The Chateau Pavie controversy

image Dan Peabody, who works for Dallas’ Spirivin Group, pulled the wine out of his carrying case. It was inside a paper bag, so I couldn’t see what it was. He poured a taste.

I smelled. I sipped. I swallowed. John Bookwalter, the winemaker for Washington state’s Bookwalter Winery, looked at me. “What do you think?”

Peabody, Bookwalter and I were at lunch to taste three new Bookwalter releases (which I’ll write about later). But we were also tasting a fourth wine, which the two of them had brought to challenge my palate and tease me a little. I would taste the wine blind and see if I could identify it.

I failed miserably, which was the point.

The wine, which they told me was a a red blend, had jammy dark fruit, especially in the front. The tannins were fresh and if the acid wasn’t up to Napa Valley standards, it was acidic enough. “New World,” I said confidently, referring to wine made everywhere but Europe. I had a hunch it was from California, but not Napa or Sonoma. Bookwalter shook his head no.

I tasted again. “Italy?” and I said it much less confidently. Bookwalter shook his head no again. “Good guess, though. Do you want me to tell you?”

I shook my head no. “Smell it again,” he said. “That should help.” I did, but it didn’t do much. I knew, by process of elimination, that this was a French wine. But it wasn’t Burgundy, and it was much too fruity for Bordeaux. “A syrah from the Rhone?”

Bookwalter shook his head no again. Peabody, a great guy who puts up with what he calls the Wine Curmudgeon’s unique perspective, had a big smile. “It’s Bordeaux,” said Bookwalter, showing me the bottle. “Don’t feel badly,” he said. “This is a wine that fools almost everyone.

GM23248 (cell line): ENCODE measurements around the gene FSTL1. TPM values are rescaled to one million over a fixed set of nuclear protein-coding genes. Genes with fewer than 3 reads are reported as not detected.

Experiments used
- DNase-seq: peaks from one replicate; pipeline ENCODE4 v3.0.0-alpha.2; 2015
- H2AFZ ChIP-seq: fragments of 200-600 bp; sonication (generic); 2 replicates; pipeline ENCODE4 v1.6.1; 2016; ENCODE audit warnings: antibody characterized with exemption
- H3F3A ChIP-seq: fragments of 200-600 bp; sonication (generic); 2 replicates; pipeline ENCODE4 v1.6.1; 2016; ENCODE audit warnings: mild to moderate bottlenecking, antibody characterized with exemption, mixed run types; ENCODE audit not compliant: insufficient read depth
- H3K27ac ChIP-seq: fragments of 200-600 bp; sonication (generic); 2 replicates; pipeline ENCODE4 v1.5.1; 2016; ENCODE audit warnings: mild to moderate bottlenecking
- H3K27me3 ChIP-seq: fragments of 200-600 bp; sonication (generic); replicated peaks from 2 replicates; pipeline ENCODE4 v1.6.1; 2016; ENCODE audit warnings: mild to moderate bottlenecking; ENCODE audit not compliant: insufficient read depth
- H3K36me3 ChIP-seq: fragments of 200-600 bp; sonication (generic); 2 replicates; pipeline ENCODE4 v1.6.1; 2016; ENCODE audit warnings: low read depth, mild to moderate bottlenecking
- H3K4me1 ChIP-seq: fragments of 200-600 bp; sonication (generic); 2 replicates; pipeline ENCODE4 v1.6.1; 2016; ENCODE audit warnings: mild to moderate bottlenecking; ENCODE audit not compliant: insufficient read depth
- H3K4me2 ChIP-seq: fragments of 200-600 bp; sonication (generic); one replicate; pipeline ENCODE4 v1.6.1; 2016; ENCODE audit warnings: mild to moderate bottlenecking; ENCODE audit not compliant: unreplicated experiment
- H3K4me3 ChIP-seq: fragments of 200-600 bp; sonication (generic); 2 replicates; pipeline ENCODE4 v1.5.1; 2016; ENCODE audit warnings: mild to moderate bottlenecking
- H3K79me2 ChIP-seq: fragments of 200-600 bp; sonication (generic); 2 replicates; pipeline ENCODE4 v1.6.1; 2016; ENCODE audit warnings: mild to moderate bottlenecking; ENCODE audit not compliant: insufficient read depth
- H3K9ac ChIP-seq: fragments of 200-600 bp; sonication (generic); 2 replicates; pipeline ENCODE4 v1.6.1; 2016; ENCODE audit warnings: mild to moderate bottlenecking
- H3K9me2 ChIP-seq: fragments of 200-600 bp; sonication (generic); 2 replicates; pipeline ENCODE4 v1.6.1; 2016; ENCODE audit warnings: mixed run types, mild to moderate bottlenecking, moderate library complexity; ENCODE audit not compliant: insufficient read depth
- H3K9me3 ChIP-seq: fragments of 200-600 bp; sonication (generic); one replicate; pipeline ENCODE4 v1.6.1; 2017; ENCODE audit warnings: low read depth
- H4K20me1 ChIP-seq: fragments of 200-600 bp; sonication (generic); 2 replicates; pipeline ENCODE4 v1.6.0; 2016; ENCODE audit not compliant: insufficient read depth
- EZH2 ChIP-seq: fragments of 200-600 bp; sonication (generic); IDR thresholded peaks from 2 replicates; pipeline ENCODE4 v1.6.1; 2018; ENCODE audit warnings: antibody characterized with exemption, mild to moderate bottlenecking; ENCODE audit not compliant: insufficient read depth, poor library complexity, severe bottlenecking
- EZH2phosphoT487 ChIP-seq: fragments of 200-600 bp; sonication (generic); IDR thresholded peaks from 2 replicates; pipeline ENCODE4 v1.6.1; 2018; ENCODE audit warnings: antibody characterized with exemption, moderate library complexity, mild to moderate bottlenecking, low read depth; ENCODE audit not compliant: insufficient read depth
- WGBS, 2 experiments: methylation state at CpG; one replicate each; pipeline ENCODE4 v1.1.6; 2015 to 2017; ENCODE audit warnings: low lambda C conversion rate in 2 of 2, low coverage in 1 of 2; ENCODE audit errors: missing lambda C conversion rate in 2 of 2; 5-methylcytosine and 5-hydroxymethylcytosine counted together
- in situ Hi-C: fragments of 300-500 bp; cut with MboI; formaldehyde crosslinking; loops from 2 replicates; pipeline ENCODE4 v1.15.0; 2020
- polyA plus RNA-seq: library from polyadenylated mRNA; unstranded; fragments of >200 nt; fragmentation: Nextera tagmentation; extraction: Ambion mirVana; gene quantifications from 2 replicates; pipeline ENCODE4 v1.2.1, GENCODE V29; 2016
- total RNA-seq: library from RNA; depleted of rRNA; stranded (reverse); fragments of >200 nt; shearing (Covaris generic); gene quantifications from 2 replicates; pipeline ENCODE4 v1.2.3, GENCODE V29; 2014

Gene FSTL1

It was, in fact, 2003 Chateau Pavie, a merlot-based blend that is one of the most controversial wines in France. It tastes nothing like red Bordeaux, which is traditionally earthy, balanced and elegant. Bordeaux has fruit, but it’s not the wine’s reason for being. This is in contrast to New World wines, which are richer, riper, and more concentrated.

Pavie tastes much more like the latter than the former. It’s even high in alcohol, an un-Bordeaux-like 14 percent. (Bookwalter and I marveled later how a Bordelaise winemaker could get that much alcohol in his or her wine, given how much cooler Bordeaux is than California.)

This makes Pavie the subject of one of the wine world’s most intense cage matches. Robert Parker, the most important person in the wine business, says Pavie “is a wine of sublime richness, minerality, delineation and nobleness.” This is not surprising, since Parker adores richer, riper and more concentrated wines. He has called those who don’t like Pavie reactionaries.

Jancis Robinson, the English wine critic who has come to represent all those who are not Parker, says Pavie is “completely unappetizing. … a ridiculous wine.” And she has even less kind words for Parker: “Am I not allowed to have my own opinion? Only so long as it agrees with Monsieur Parker’s, it would seem.”

Interestingly, they agree on what the wine tastes like. What they don’t agree on is what Bordeaux should taste like. In this, from my tasting of the 2003, I’m with Robinson. The Pavie was well made, using quality fruit. But it didn’t taste like Bordeaux. If anything, it was almost Paso Robles-like (a newish wine region in California where the wine is very Parkerish). Frankly, Bordeaux is better than that. And if I’m a reactionary because I want Bordeaux wine to taste like Bordeaux wine, then so be it. For what it’s worth, I also want Paso Robles wine to taste like Paso Robles, and not Bordeaux.

(And none of this takes into account whether the Pavie, at $200 or so, is overpriced. We know how the Wine Curmudgeon feels about that, regardless of anything else.)

One final note: We let Mark Maguire, who co-owns the restaurant where we had lunch, taste the wine. He didn’t think it was Bordeaux, either. I felt a little better.

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